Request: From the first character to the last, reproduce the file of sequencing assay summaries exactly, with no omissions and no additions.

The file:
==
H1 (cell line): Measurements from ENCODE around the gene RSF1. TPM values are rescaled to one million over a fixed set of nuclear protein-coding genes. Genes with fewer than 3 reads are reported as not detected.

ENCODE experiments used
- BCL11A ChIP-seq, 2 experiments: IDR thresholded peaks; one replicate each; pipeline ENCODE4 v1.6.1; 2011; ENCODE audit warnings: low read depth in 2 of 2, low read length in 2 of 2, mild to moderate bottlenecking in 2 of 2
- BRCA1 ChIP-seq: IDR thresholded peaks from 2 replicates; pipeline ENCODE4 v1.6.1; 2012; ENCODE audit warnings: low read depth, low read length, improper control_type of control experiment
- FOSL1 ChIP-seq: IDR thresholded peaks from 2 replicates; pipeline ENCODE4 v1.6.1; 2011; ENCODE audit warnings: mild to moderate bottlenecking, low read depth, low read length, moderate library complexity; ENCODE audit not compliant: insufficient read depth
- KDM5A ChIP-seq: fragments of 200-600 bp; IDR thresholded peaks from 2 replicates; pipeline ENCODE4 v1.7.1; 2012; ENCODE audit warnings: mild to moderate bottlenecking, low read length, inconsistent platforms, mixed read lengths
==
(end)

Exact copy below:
H1 (cell line): Measurements from ENCODE around the gene RSF1. TPM values are rescaled to one million over a fixed set of nuclear protein-coding genes. Genes with fewer than 3 reads are reported as not detected.

ENCODE experiments used
- BCL11A ChIP-seq, 2 experiments: IDR thresholded peaks; one replicate each; pipeline ENCODE4 v1.6.1; 2011; ENCODE audit warnings: low read depth in 2 of 2, low read length in 2 of 2, mild to moderate bottlenecking in 2 of 2
- BRCA1 ChIP-seq: IDR thresholded peaks from 2 replicates; pipeline ENCODE4 v1.6.1; 2012; ENCODE audit warnings: low read depth, low read length, improper control_type of control experiment
- FOSL1 ChIP-seq: IDR thresholded peaks from 2 replicates; pipeline ENCODE4 v1.6.1; 2011; ENCODE audit warnings: mild to moderate bottlenecking, low read depth, low read length, moderate library complexity; ENCODE audit not compliant: insufficient read depth
- KDM5A ChIP-seq: fragments of 200-600 bp; IDR thresholded peaks from 2 replicates; pipeline ENCODE4 v1.7.1; 2012; ENCODE audit warnings: mild to moderate bottlenecking, low read length, inconsistent platforms, mixed read lengths